The Public Safety and Affairs (PA & S) Committee continued their review of the City of Elmhurst’s public safety performance at their meeting on Thursday, March 23, 2017. As a follow-up to previous meetings, City staff members were prepared to make a recommendation to Committee for ways to improve response times.
The Committee reviewed detailed information of a specific area of calls: the calls where an engine arrives before an ambulance, when mutual aid is not involved. This number is 112 calls or 4.9% of total calls. While this is considered an excellent response for service, the Committee agreed that there remains some room for improvement within their highly rated services.
At the last PA & S meeting, Chief Freeman presented three options for ways to improve the level of service: developing an ALS fire company, hiring a third ambulance or hiring an ALS Rapid Response vehicle. All of these options would run parallel to the existing services from the fire department. The Committee was interested in the costs of each option and still needed more information regarding the true long-term costs of an ALS fire company. If the Elmhurst Fire Department became an ALS fire company, it would have to have medics on staff at all times and would have to equip engines with ALS supplies. Depending on the amount of a stipend, the increase in salaries would also increase the pension obligation. Additionally, the overtime of the department is likely to change which leaves too many variables to calculate. Based on preliminary numbers, the cost of equipment and staff time with pension increases the costs of this option.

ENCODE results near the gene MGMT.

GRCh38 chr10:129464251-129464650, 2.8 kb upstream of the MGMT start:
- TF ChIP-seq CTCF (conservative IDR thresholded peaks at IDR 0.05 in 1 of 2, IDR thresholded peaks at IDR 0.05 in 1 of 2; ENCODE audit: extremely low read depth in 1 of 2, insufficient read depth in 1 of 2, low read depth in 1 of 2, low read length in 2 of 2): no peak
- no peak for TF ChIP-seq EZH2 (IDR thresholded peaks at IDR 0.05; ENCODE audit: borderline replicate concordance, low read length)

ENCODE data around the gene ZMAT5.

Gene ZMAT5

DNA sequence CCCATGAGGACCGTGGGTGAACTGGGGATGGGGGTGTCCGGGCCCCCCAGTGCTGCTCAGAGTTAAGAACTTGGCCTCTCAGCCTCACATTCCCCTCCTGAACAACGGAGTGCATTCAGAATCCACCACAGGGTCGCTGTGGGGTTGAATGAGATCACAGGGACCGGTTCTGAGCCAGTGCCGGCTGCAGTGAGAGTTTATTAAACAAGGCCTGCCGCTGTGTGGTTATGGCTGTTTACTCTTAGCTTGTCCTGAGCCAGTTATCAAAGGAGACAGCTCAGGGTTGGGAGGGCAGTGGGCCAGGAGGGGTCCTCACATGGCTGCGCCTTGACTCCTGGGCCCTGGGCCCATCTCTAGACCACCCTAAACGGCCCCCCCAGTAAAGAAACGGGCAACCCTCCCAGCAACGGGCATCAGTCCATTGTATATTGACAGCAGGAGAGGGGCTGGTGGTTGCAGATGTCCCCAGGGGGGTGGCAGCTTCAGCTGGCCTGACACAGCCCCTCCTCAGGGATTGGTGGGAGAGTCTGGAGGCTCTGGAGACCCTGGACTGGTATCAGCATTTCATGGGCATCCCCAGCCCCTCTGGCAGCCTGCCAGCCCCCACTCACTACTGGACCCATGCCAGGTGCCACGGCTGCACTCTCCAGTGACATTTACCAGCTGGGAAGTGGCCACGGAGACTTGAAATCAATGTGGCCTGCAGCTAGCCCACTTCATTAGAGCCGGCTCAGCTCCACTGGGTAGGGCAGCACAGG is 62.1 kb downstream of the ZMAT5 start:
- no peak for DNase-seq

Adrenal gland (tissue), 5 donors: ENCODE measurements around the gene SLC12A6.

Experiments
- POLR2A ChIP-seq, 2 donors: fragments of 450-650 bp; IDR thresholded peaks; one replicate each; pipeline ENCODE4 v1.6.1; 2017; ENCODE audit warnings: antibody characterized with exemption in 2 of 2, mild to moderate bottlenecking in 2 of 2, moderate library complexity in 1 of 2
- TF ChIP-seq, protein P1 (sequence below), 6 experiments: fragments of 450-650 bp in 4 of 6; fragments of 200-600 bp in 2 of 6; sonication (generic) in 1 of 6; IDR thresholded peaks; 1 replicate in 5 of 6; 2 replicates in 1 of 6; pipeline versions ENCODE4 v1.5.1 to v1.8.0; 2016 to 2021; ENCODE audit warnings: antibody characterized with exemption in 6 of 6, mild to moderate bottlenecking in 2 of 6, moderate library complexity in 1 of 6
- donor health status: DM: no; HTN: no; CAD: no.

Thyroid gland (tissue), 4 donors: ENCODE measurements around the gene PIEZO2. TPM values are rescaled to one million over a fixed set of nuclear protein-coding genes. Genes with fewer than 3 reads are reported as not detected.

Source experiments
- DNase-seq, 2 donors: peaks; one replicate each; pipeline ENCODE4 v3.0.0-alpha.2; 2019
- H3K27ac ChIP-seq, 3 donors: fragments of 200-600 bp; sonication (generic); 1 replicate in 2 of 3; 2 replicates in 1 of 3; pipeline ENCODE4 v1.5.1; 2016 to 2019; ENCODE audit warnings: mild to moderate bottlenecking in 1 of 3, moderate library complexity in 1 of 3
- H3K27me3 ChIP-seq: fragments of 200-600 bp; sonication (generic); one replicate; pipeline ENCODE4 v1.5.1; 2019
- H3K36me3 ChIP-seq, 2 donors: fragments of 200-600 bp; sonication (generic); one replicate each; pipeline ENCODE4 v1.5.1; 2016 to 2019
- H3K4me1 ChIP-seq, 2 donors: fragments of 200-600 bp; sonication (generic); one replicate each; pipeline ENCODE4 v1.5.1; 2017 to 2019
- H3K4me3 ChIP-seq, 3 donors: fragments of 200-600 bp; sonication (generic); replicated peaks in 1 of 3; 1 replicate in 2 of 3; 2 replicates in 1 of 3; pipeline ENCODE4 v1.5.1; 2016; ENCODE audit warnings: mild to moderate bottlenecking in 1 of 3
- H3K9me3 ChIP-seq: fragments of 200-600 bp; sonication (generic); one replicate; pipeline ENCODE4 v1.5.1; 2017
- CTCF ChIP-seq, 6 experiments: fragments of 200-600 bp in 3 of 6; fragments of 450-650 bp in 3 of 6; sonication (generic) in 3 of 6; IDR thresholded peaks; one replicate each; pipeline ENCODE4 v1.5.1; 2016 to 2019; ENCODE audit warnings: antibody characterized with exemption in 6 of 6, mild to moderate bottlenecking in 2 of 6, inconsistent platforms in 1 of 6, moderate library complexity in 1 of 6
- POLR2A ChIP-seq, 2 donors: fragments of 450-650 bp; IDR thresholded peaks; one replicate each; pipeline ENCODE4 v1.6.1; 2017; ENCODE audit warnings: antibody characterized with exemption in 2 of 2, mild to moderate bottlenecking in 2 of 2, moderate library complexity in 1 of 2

The Committee asked staff for their recommendation regarding the three options. City Manager Jim Grabowski reviewed the options. The third ambulance’s expenses are much higher than the other options. The ALS fire company is a permanent option and there are too many unknown variables to recommend this option with confidence. The costs and flexibility of the ALS Rapid Response Vehicle make it the recommended option that staff proposed.
Aldermen Healy, Polomsky and Leader agreed with staff’s recommendation and expressed that the ALS Rapid Response Vehicle provides the best way for preparing for the future. This option offers the most flexibility and meets the needs of the 4.9% of calls where an engine arrives before an ambulance, and mutual aid is not involved. This vehicle would be a city vehicle only and would not be sent on mutual aid calls.
Alderman Healy thanked the Committee and staff for all of the information presented over the past four meetings and remains confident after this exercise that Elmhurst is providing excellent service. Alderman Healy stated, “Can we do better? Should we do better? The increasing number of medic calls was eye opening and we need to get ahead of this trend. That is why we are here.”
The recommendation for an ALS Rapid Response Vehicle will be presented to the full City Council at their next meeting on Monday, April 3.